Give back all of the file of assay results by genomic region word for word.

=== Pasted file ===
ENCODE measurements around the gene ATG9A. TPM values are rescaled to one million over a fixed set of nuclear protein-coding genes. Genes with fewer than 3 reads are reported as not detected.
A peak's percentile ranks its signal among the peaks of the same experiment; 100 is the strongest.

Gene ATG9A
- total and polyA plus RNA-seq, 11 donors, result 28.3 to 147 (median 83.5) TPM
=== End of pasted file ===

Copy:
ENCODE measurements around the gene ATG9A. TPM values are rescaled to one million over a fixed set of nuclear protein-coding genes. Genes with fewer than 3 reads are reported as not detected.
A peak's percentile ranks its signal among the peaks of the same experiment; 100 is the strongest.

Gene ATG9A
- total and polyA plus RNA-seq, 11 donors, result 28.3 to 147 (median 83.5) TPM